India has sought transparency in the United Nations procedures to designate a group or an individual as terrorist. The demand comes days after China blocked its bid to designate Jaish-e-Mohammad chief Masood Azhar a terrorist.
The existing rules allow Security Council members to oppose any move in the sanctions committees in a clandestine manner and without offering any explanation. The sanctions committees can take decisions only unanimously, and this means any of the 15 members can veto a move.
For instance, China put a 'technical hold' on action against Azhar, and India came to know of this only informally from members of the council.
This amounts to allowing a ''hidden veto'' for every member of the council, Syed Akbaruddin, Permanent Representative of India to the UN, said at an open debate.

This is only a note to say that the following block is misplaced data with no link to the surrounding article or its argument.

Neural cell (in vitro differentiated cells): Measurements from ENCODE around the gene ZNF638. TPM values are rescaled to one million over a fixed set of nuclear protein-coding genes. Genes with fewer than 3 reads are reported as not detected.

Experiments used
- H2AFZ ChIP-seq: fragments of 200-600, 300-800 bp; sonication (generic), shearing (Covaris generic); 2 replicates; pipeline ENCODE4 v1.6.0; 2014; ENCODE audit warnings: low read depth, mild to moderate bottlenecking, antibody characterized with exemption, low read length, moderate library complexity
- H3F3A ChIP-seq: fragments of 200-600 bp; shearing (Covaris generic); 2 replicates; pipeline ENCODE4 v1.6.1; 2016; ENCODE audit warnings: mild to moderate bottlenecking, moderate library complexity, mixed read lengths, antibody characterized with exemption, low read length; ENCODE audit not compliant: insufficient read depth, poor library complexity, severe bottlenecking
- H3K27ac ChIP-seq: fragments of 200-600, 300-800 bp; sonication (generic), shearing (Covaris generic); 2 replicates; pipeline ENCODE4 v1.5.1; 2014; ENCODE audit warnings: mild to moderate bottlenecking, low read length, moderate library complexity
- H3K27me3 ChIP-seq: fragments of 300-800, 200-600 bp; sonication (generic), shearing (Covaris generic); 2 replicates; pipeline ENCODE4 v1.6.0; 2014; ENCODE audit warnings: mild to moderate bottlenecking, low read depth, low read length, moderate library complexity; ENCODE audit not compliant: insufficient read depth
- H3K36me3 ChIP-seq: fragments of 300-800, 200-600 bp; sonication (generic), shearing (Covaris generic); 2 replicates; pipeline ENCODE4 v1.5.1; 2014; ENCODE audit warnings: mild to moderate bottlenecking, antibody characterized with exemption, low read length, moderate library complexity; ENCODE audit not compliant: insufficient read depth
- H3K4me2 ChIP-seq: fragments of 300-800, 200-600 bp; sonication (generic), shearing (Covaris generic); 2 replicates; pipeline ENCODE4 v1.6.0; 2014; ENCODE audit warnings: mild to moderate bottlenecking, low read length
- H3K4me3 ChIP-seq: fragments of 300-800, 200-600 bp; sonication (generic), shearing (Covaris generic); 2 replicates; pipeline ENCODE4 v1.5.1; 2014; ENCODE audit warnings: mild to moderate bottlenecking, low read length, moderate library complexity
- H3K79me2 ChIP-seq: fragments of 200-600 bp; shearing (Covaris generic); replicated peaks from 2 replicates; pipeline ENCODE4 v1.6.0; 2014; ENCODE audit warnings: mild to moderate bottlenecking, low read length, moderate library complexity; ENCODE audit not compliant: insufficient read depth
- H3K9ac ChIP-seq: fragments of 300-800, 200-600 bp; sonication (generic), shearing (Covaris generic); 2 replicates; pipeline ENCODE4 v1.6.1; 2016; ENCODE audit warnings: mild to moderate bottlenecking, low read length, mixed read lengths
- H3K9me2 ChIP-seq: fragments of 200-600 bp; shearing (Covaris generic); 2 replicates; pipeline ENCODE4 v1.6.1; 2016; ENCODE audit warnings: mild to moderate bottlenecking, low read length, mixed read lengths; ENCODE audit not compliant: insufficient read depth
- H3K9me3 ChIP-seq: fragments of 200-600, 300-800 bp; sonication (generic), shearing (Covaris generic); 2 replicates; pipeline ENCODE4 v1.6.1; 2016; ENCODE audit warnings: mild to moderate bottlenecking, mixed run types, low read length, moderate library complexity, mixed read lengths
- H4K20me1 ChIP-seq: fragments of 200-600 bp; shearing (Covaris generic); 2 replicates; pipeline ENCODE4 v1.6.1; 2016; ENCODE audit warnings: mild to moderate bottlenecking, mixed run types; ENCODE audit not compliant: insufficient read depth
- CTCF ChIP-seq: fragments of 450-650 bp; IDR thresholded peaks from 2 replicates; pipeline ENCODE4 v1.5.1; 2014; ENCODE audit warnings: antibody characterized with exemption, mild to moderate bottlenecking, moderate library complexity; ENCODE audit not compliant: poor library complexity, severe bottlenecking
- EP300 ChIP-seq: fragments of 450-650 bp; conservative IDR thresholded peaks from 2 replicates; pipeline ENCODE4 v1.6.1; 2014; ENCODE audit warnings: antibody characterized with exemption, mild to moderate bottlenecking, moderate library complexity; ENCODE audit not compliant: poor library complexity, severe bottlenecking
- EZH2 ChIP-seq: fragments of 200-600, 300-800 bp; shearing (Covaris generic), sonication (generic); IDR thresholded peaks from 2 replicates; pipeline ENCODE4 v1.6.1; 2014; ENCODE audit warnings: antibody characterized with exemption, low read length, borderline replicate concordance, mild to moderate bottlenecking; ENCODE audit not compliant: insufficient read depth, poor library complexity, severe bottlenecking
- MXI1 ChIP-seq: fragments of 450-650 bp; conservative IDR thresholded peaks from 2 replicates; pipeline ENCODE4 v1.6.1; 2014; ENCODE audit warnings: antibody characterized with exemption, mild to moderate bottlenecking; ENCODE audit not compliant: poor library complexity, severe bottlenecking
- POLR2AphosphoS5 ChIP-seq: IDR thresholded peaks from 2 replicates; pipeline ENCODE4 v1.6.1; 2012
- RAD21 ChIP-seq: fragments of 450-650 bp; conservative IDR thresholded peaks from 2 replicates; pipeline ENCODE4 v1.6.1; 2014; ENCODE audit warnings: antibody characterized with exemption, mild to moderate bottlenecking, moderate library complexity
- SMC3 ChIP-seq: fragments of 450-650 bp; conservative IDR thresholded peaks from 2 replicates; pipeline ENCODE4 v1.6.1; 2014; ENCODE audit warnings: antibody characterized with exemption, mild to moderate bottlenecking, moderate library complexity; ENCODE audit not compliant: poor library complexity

The Security Council has Al-Qaeda, Taliban and Islamic State Sanctions Committees that can mandate international sanctions, which will require countries to freeze the targeted group's or individual's assets, ban designated individuals from travelling and prevent the supply of weapons, technology and other aid.
Earlier too, China delayed moves against Pakistan-based terror groups such as the Jamaat-Ud-Dawa and the Lashkar-e-Taiba.
''The procedures of unanimity and anonymity of the Al-Qaeda, Taliban & IS Sanctions Committees need to be revisited … each of the 15 members now has a veto and none, except these 15 members, is told of who is it that has wielded the veto in a specific instance. Counter-terror mechanisms, such as the Sanctions Committees, need to build trust, not engender impunity, by the use of this 'hidden' veto,'' Akbaruddin said.